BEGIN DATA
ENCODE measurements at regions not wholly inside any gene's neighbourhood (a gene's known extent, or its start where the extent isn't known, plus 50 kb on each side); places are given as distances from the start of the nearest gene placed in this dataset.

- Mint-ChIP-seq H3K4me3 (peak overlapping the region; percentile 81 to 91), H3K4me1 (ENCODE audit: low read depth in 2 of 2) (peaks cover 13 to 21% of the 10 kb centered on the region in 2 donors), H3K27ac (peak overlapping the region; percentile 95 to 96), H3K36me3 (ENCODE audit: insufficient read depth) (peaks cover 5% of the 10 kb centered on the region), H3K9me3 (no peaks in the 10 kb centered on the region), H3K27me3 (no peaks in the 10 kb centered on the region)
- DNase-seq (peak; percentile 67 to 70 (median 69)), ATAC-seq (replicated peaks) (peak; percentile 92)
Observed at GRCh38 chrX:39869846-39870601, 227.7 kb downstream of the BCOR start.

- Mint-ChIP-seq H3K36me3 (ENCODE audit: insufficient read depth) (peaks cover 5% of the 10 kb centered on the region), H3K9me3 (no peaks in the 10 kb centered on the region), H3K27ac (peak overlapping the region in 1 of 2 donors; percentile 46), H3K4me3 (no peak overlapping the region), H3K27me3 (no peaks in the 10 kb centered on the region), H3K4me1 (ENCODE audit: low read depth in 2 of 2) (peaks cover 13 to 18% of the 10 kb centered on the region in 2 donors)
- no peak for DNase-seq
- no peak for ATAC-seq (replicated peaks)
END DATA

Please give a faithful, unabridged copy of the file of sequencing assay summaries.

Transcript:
ENCODE measurements at regions not wholly inside any gene's neighbourhood (a gene's known extent, or its start where the extent isn't known, plus 50 kb on each side); places are given as distances from the start of the nearest gene placed in this dataset.

- Mint-ChIP-seq H3K4me3 (peak overlapping the region; percentile 81 to 91), H3K4me1 (ENCODE audit: low read depth in 2 of 2) (peaks cover 13 to 21% of the 10 kb centered on the region in 2 donors), H3K27ac (peak overlapping the region; percentile 95 to 96), H3K36me3 (ENCODE audit: insufficient read depth) (peaks cover 5% of the 10 kb centered on the region), H3K9me3 (no peaks in the 10 kb centered on the region), H3K27me3 (no peaks in the 10 kb centered on the region)
- DNase-seq (peak; percentile 67 to 70 (median 69)), ATAC-seq (replicated peaks) (peak; percentile 92)
Observed at GRCh38 chrX:39869846-39870601, 227.7 kb downstream of the BCOR start.

- Mint-ChIP-seq H3K36me3 (ENCODE audit: insufficient read depth) (peaks cover 5% of the 10 kb centered on the region), H3K9me3 (no peaks in the 10 kb centered on the region), H3K27ac (peak overlapping the region in 1 of 2 donors; percentile 46), H3K4me3 (no peak overlapping the region), H3K27me3 (no peaks in the 10 kb centered on the region), H3K4me1 (ENCODE audit: low read depth in 2 of 2) (peaks cover 13 to 18% of the 10 kb centered on the region in 2 donors)
- no peak for DNase-seq
- no peak for ATAC-seq (replicated peaks)